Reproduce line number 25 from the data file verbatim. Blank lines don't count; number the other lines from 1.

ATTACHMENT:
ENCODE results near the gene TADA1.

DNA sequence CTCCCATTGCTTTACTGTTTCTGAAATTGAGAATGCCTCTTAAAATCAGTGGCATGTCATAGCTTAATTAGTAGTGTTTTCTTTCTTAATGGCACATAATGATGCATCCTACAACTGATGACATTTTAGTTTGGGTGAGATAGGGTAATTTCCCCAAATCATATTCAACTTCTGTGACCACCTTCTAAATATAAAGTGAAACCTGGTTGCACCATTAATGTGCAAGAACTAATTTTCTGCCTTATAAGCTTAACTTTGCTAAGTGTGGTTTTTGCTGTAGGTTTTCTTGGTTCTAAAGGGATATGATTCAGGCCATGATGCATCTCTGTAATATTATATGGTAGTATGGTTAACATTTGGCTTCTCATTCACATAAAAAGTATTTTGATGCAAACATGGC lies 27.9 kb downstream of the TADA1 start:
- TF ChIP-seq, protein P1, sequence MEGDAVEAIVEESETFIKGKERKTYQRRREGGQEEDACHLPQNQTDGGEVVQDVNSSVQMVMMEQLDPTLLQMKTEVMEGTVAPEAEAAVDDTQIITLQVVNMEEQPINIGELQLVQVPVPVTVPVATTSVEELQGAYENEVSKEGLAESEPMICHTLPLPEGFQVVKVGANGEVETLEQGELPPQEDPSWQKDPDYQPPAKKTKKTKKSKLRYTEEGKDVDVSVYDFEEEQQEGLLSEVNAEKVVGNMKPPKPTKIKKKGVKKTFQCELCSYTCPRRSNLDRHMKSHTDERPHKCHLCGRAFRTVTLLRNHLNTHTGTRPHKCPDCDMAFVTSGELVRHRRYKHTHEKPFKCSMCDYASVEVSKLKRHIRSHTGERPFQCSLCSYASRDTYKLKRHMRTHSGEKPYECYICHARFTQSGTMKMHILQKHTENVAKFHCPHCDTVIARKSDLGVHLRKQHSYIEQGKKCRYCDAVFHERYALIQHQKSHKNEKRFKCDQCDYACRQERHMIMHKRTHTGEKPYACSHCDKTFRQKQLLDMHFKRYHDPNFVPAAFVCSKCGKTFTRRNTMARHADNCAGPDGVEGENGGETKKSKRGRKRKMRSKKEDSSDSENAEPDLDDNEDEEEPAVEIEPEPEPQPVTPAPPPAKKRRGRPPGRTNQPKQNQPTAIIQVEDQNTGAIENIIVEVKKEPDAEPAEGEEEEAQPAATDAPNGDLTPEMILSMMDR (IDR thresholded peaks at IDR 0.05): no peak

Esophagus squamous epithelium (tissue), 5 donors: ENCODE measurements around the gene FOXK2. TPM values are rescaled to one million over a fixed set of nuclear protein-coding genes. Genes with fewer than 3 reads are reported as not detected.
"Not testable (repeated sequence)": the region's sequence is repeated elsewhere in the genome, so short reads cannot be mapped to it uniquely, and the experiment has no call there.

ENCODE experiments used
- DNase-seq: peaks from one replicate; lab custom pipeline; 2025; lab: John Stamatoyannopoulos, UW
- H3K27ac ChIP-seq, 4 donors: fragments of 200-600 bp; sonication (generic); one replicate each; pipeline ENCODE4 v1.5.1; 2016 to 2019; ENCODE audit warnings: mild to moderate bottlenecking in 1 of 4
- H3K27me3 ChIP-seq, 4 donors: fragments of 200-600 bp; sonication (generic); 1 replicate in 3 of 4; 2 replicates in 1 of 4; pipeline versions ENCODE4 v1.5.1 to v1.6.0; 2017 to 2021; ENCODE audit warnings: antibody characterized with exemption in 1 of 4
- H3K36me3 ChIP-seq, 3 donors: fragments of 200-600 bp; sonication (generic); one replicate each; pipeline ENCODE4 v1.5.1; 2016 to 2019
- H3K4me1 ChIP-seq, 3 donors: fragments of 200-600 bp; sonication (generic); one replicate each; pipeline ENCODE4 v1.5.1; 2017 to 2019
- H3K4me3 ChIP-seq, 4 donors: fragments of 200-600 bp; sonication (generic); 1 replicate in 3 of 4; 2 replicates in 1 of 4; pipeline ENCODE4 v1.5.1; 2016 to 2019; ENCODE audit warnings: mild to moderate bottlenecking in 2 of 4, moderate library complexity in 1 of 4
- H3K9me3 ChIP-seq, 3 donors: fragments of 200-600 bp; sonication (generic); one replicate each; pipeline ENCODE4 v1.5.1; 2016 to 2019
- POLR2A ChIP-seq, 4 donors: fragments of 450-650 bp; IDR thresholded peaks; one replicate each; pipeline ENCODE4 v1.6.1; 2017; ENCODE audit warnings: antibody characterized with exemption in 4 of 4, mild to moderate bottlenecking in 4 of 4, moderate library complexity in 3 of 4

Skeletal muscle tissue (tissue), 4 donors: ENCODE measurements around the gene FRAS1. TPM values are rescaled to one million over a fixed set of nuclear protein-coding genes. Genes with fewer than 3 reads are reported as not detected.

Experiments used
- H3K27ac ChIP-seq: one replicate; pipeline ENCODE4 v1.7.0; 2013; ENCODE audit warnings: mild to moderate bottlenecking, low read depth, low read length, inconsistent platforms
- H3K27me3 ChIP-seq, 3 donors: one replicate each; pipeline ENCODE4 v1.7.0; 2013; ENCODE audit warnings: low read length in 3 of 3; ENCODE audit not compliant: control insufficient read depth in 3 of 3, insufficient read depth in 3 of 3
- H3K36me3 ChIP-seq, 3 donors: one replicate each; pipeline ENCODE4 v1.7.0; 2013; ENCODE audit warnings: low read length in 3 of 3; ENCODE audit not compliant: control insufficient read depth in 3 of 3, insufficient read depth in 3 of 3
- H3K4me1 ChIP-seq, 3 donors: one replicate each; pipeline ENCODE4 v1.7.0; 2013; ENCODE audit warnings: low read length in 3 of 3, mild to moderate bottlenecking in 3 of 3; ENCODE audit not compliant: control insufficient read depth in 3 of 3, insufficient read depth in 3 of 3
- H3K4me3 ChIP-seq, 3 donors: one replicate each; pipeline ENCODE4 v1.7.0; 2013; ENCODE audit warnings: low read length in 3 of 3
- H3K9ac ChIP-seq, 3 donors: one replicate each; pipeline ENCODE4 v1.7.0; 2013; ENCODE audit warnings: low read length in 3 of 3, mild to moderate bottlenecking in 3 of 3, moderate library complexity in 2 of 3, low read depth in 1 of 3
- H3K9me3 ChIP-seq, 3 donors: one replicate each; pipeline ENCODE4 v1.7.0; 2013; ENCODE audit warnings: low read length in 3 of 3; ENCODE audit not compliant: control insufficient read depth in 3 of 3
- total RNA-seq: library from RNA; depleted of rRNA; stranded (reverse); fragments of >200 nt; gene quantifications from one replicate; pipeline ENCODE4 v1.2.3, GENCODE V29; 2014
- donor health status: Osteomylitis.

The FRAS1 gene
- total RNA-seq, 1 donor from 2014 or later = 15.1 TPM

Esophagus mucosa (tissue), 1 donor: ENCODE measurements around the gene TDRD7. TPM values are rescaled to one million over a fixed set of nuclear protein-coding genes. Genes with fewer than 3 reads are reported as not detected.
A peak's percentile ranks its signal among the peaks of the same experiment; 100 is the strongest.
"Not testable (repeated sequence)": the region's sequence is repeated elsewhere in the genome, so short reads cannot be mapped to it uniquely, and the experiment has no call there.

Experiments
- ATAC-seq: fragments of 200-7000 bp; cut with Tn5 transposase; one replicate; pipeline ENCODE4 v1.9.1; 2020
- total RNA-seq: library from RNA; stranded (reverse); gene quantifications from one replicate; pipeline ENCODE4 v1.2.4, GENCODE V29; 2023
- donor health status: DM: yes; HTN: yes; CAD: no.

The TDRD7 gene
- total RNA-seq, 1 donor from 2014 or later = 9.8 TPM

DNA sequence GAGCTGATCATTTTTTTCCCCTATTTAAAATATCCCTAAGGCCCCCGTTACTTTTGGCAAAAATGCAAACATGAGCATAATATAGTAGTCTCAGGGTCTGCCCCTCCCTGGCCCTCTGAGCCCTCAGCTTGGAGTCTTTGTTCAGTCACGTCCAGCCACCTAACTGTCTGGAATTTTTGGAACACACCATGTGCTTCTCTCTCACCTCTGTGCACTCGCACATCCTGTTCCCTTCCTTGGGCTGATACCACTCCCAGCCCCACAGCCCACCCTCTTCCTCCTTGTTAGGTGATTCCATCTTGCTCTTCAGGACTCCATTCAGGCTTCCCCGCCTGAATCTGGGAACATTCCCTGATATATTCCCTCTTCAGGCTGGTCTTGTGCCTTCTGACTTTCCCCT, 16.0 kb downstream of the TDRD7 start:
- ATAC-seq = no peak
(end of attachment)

- donor health status: Osteomylitis.